Homo naledi: Scientific sensation or just a big show? | Science| In-depth reporting on science and technology | DW | 14.09.2015
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Homo naledi: Scientific sensation or just a big show?

The public was extremely excited about the discovery of a new species of ancient human. The presentation of his bones became a major media event. But an anthropologist told DW a bit of scepticism is called for.

Two years ago, several skeletons belonging to an unknown species of early human lineage were discovered in the Rising Star Cave near Johannesburg, South Africa. Now, anthropologist Lee Berger and his team have presented their findings. The researchers are certain that they have discovered a previously unidentified human species. But this revelation gives rise to many questions. Anthropologist Christoph Zollikofer even says that several insights presented by Berger and his team are flat-out wrong.

DW: Does Homo naledi really belong to the hominin species?

Christoph Zollikofer: That is a typical media question. The term species is not a biological concept. In nature, there is basically no hard-set difference between individuals, groups and species. Instead, transitions are fluent between them. Of course, you can define life forms with two legs as humans to distinguish them from others. But it is questionable to do so if you look at the hand of a fossil that has been found. Hands are for gripping and climbing. Nomenclature works well for headlines, but not much else.

Christoph Zollikofer. (Photo: Christoph Zollikofer)

Christoph Zollikofer doesn't buy into the excitement about the new discovery

Is Homo naledi at least a new genus?

The idea that this is a new genus is just another headline-grabber. About 90 percent of this publication addresses the media and not the scientific community. I call this a "media species", which is usually quite short-lived.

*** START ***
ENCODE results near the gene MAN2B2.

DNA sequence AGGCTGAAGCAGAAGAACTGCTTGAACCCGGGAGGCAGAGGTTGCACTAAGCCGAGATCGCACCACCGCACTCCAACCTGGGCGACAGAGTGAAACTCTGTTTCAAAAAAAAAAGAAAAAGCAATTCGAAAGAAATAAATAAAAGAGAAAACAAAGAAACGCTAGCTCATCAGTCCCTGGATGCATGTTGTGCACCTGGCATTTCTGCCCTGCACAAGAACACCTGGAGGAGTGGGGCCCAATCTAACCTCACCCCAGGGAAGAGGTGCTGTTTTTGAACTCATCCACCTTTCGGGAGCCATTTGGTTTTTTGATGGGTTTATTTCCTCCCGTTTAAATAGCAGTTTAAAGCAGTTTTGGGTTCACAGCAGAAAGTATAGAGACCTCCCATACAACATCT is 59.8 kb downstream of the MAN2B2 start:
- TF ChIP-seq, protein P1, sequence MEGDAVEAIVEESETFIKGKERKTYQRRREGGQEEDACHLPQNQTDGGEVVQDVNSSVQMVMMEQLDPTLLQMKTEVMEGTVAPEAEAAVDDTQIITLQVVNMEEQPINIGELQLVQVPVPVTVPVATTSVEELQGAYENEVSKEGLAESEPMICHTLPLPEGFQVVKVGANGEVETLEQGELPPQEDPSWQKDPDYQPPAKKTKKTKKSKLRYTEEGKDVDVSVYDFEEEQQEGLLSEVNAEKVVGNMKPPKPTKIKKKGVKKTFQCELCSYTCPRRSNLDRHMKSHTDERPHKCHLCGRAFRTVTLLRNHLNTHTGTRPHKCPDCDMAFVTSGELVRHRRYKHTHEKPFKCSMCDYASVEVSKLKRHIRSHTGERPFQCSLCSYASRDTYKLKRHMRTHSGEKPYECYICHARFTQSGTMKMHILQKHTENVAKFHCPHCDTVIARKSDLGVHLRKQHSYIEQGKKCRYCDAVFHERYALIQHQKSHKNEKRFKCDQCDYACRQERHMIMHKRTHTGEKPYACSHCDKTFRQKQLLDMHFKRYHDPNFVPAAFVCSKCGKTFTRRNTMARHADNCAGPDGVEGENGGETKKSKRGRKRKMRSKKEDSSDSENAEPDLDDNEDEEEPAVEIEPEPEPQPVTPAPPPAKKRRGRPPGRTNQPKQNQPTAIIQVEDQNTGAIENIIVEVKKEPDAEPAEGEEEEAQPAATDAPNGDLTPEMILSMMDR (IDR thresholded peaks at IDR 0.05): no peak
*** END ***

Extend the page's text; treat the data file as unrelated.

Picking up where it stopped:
Can it also belong to a previously discovered genus?

My intuition says it is a primitive Homo erectus. The combination of features is actually well-known. But I'm just speculating, since nobody knows its exact biological age. Assuming that it is two million years old, you could say it is an early Homo erectus, but not a new genus.

Is Homo naledi one of our ancestors?

We are not its direct descendants. It is not our direct ancestor. That's another media term. If you say ancestor, then any person on the street would think, "I'm its descendant." But quite the opposite holds true. If you find a fossil, you can be 100 percent certain that we are not direct descendants. But of course you can use the term ancestor in the figurative sense. Not everyone knows, however, that that is how the media means it.

Was the skeleton found in a prehistoric cemetery?

This is only one of many ideas that have been deliberately propagated in the media. I find it absolutely naive to assume there was a cemetery. It's typically human to always presume intent. When we look at a situation, we are always seeking patterns - we think someone arranged it that way. That says more about our way of thinking than it does about the fossils themselves. Biology is full of improbable situations that you cannot explain; yet they exist, and it is tempting to find a quick explanation for them.

Bones of the Homo naledi. (Photo: Robert Clark/National Geographic, Lee Berger/University of the Witwatersrand via AP)

Homo naledi surrounded by other fossils found in the Rising Star cave

And what about the bones in the cave?

If you look more closely at the site where the skeletons were found, the cemetery theory becomes less probable. Think about it: according to the publication, there had never been direct access to the Dinaledi chamber, where the bones were found. So our prehistoric human had to climb down there, squeeze through the narrow cave in complete darkness while dragging a corpse belonging to a member of its own species. From a purely practical standpoint, that makes no sense whatsoever.

Why is it so hard to determine the age of the bones?

The main problem is the sediments. In caves, you don't have a volcano that periodically erupts, leaving ashes that can be dated. From time to time, floodwater messes everything up and gigantic mounds form, like a garbage dump. The rocks there cannot be dated because the bones lie in loose sediment. They are obviously too old for radiocarbon dating - older than 50,000 years. That's all very inconvenient. There are also no objects made from animals accompanying the bones. The missing age is one of the great weaknesses of the publication. Everything's still up in the air.

How do you actually rate your colleagues' findings?

I would have spent more time on such a publication. We once made a discovery in Georgia. Seven years went by before our publication came out. There were things we simply did not understand and we worked for years to verify our findings. And of course we also discussed the question of "Shall we call it Homo georgicus now?" That would have been a great headline but it still would not have contributed to scientific debate.

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